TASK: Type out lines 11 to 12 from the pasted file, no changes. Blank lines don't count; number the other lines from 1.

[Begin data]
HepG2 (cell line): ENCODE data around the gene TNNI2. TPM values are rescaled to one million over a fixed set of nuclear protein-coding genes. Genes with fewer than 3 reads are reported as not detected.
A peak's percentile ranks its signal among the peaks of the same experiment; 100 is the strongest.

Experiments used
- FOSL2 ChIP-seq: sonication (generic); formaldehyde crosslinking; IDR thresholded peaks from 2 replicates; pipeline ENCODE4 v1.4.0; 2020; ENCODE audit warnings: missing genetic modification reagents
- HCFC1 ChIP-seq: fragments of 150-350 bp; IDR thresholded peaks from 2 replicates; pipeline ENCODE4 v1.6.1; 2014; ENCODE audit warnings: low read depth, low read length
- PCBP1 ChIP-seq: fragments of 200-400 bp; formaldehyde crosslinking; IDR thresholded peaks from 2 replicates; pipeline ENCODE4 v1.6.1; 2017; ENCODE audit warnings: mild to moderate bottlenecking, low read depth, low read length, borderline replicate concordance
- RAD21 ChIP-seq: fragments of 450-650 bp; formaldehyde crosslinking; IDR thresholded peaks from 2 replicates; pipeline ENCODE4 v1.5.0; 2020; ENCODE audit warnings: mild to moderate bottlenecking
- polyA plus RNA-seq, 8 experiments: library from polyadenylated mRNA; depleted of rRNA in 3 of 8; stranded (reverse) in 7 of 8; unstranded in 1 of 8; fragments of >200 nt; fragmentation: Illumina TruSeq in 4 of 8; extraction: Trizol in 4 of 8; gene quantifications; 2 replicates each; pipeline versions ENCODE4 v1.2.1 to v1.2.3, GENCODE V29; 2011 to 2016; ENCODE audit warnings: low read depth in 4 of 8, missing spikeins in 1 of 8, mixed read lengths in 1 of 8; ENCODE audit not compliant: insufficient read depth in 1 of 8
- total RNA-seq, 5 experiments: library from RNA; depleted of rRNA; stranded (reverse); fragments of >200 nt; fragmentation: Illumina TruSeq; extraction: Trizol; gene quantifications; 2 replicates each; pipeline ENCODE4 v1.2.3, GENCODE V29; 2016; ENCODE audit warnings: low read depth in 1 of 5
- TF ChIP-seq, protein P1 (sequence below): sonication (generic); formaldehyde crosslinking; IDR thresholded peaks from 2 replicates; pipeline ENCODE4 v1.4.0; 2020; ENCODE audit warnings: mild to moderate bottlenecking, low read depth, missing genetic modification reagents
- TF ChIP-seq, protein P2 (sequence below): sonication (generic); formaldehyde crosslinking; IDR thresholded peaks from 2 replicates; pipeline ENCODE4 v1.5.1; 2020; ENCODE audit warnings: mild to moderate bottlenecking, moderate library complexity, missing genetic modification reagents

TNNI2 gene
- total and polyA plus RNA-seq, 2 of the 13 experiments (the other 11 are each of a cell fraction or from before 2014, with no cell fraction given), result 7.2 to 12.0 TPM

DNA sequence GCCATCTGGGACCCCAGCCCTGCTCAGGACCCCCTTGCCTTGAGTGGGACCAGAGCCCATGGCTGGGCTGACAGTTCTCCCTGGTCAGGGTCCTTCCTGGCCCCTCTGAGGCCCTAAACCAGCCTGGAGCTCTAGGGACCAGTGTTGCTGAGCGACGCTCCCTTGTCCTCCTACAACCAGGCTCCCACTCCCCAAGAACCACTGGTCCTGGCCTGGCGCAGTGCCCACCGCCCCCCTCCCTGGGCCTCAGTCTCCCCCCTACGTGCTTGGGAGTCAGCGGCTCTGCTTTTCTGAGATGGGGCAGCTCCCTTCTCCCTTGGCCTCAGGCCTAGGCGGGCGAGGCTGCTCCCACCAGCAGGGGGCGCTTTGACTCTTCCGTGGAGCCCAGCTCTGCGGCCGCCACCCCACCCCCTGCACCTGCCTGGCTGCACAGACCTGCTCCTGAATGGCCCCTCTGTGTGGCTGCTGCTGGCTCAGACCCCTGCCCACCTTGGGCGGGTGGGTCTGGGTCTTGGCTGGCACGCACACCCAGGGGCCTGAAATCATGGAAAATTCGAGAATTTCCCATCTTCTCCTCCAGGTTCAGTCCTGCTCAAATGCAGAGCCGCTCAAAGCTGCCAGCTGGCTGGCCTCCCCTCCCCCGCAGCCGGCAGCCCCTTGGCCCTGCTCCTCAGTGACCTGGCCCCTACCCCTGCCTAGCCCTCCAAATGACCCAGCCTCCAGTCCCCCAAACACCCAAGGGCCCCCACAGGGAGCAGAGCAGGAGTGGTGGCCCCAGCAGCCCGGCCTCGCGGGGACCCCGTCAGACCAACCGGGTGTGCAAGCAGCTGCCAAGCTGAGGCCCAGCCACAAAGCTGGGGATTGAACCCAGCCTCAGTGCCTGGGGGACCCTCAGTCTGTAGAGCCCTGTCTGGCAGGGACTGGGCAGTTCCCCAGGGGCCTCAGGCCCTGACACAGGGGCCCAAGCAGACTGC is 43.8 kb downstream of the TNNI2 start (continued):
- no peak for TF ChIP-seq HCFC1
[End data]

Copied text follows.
- TF ChIP-seq, protein P2 (sequence below): sonication (generic); formaldehyde crosslinking; IDR thresholded peaks from 2 replicates; pipeline ENCODE4 v1.5.1; 2020; ENCODE audit warnings: mild to moderate bottlenecking, moderate library complexity, missing genetic modification reagents

TNNI2 gene